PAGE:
As often stated, there are only two types of coaches in football – “those that are sacked or those about to be sacked”. Such is the emotional nature of the sport and the insecurity of the role.
It seems that, in most football clubs, negative short-term results determine the employment status of the coach. How much time are the club Board prepared to allow the Head Coach to build a team for the future?
Football can be simplified and defined as a team invasion game. The objective is to invade territory to an area where goal-scoring is possible. The players must have clarity in their roles and a belief in the formations and structures being implemented by the Head Coach.
The players must have clarity in their roles and a belief in the formations and structures being implemented by the head coach. – @merrick_ernie @FC_Australia#Sportsbiz #Footballbiz #Coaching #football #Socceroos #Matildas #Aleague #NPL pic.twitter.com/KsTQO9Tqsg
— Soccerscene (@Soccersceneau) February 1, 2022
A major failure of any player is not being involved in the invasion. Penetration through forward passes and movement is critical and everyone needs to play their part. FEAR is the foremost inhibitor of performance.
There is no doubt, that the noise from the critical and emotional minority affects decisions regarding short-term results – wins or losses. Logic and reason would favour a coach who strategically plans and implements developmental processes which will deliver sustained success over time. Sir Alex Ferguson won Manchester United’s first EPL Premiership after 7 years and went on to win 13 EPL Championships and 17 other trophies.
The ultimate aim of the coach is to find the line between luck and skill and shift it. Luck plays a role but the implementation of programs that develop skilled technique, tactical decision-making, strategic awareness and game plan execution will grow the club and achieve continued success in the longer term. The Head Coach focuses on the TEAM, however, management is about INDIVIDUALS.
The modern professional game requires expert staff comprised of coaches and service providers to cover all aspects of player development – technical, tactical, physical, mental and personal skills. The Head Coach/Manager must demonstrate that he is able to coordinate the staff and drive change with a clear vision of the processes involved. He must be capable of planning a comprehensive holistic program and develop relationship skills that encourages staff and player buy-in and a willingness to be accountable.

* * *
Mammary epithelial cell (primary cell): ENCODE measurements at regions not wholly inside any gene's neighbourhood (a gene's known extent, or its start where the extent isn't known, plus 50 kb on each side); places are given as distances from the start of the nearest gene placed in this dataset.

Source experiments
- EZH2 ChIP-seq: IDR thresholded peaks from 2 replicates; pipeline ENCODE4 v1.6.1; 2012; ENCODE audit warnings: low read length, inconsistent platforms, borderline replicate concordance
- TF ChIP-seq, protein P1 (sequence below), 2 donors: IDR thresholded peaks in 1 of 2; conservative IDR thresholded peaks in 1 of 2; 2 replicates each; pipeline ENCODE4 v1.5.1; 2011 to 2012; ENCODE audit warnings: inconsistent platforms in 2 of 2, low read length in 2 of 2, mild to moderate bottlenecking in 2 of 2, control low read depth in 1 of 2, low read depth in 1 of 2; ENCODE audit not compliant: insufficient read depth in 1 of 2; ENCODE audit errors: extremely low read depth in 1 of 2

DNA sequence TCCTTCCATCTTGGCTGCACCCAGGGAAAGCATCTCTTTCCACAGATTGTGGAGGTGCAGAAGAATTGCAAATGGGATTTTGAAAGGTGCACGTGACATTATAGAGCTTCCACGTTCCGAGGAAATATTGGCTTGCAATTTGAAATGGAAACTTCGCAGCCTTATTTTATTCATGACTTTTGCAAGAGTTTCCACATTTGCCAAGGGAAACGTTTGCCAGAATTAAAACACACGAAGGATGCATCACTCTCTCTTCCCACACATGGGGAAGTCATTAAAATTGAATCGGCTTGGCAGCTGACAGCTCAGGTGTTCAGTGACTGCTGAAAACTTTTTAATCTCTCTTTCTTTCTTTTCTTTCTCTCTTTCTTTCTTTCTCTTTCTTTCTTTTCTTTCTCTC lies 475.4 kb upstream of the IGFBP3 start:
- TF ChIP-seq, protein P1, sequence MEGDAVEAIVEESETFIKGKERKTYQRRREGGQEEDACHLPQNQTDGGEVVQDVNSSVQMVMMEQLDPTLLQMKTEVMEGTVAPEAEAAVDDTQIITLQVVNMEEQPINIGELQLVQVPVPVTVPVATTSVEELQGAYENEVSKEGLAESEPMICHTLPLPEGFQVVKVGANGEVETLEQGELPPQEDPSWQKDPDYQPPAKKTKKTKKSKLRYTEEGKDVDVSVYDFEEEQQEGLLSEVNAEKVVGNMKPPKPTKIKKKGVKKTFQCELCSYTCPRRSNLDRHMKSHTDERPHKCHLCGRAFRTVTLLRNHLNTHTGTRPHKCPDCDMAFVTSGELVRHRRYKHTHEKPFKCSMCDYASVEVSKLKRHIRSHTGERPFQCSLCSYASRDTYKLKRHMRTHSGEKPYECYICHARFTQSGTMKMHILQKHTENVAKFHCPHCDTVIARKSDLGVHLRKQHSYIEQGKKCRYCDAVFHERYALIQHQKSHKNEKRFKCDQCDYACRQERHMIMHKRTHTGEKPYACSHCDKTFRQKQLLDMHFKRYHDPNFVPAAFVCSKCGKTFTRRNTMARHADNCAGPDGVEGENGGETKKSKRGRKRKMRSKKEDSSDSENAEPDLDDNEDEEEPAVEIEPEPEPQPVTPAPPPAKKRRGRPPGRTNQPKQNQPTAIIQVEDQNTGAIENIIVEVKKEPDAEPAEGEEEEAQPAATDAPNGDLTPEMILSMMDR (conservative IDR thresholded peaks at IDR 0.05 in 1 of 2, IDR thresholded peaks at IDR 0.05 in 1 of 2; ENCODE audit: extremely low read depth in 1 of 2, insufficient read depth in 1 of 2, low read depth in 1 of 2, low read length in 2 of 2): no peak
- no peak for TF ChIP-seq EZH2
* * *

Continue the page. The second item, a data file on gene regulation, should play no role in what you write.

The Head Coach must demonstrate competence in:
- Enlisting support staff with qualifications, experience and education skills
- Targeting the recruitment of players who fit specific profiles within the team game plan who have the necessary skill set combined with the right mindset and resilience
- Implementing a program which clearly defines his coaching philosophy
- Designing an attacking Game Model that will provide the best opportunity for success
- Encouraging a brand of football that excites the crowds and makes them feel part of the game
- Providing the club fans via the media with club driven news and team information
Poor results in the early stages of the coach appointment is not unusual but has to be managed and conciliated. Providing honest relevant information which accepts and identifies problematic issues and a club perspective on how matters will be resolved is always helpful.
Winning teams embrace pressure and the weight of high expectation.
The key to long term success is managing failure and learning from it.
As Einstein states – “Failure is success in progress.” [That’s Jimmy Einstein from Glasgow not Albert].